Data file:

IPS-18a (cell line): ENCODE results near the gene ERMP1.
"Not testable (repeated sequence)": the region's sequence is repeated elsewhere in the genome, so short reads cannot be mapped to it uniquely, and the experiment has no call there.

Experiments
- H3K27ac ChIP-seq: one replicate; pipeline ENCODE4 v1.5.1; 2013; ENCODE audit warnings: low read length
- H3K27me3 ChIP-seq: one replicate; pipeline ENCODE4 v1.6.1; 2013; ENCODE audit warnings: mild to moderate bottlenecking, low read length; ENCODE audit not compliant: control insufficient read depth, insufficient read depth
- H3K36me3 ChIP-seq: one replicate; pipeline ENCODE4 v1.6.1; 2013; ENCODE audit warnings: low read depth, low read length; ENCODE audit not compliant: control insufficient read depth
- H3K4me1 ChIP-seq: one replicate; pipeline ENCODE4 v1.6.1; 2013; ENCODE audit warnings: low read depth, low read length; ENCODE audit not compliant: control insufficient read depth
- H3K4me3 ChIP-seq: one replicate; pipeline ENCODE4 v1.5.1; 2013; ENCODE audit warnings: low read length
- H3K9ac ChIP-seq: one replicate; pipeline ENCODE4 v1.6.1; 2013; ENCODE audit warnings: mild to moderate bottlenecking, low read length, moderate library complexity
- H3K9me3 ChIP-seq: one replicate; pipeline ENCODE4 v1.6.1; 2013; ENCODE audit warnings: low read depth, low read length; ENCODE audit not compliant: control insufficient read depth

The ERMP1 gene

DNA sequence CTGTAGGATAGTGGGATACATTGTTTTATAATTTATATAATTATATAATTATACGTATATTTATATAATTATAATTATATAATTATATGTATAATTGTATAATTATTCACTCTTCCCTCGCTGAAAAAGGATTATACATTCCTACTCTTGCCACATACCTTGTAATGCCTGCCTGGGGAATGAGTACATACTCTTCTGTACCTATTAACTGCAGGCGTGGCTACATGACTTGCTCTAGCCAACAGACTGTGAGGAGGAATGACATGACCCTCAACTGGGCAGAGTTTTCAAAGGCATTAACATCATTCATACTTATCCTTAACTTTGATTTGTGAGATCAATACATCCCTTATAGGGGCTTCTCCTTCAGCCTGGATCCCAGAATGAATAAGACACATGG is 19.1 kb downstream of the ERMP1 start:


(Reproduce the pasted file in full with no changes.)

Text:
IPS-18a (cell line): ENCODE results near the gene ERMP1.
"Not testable (repeated sequence)": the region's sequence is repeated elsewhere in the genome, so short reads cannot be mapped to it uniquely, and the experiment has no call there.

Experiments
- H3K27ac ChIP-seq: one replicate; pipeline ENCODE4 v1.5.1; 2013; ENCODE audit warnings: low read length
- H3K27me3 ChIP-seq: one replicate; pipeline ENCODE4 v1.6.1; 2013; ENCODE audit warnings: mild to moderate bottlenecking, low read length; ENCODE audit not compliant: control insufficient read depth, insufficient read depth
- H3K36me3 ChIP-seq: one replicate; pipeline ENCODE4 v1.6.1; 2013; ENCODE audit warnings: low read depth, low read length; ENCODE audit not compliant: control insufficient read depth
- H3K4me1 ChIP-seq: one replicate; pipeline ENCODE4 v1.6.1; 2013; ENCODE audit warnings: low read depth, low read length; ENCODE audit not compliant: control insufficient read depth
- H3K4me3 ChIP-seq: one replicate; pipeline ENCODE4 v1.5.1; 2013; ENCODE audit warnings: low read length
- H3K9ac ChIP-seq: one replicate; pipeline ENCODE4 v1.6.1; 2013; ENCODE audit warnings: mild to moderate bottlenecking, low read length, moderate library complexity
- H3K9me3 ChIP-seq: one replicate; pipeline ENCODE4 v1.6.1; 2013; ENCODE audit warnings: low read depth, low read length; ENCODE audit not compliant: control insufficient read depth

The ERMP1 gene

DNA sequence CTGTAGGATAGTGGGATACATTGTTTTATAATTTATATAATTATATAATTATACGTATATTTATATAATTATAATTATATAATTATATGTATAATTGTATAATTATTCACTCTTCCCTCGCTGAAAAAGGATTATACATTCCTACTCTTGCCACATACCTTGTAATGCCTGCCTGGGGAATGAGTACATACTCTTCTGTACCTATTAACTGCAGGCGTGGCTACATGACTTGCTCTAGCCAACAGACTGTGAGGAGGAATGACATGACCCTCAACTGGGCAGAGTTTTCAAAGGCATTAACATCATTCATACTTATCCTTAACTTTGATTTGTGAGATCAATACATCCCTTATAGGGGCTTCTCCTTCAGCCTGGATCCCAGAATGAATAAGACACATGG is 19.1 kb downstream of the ERMP1 start: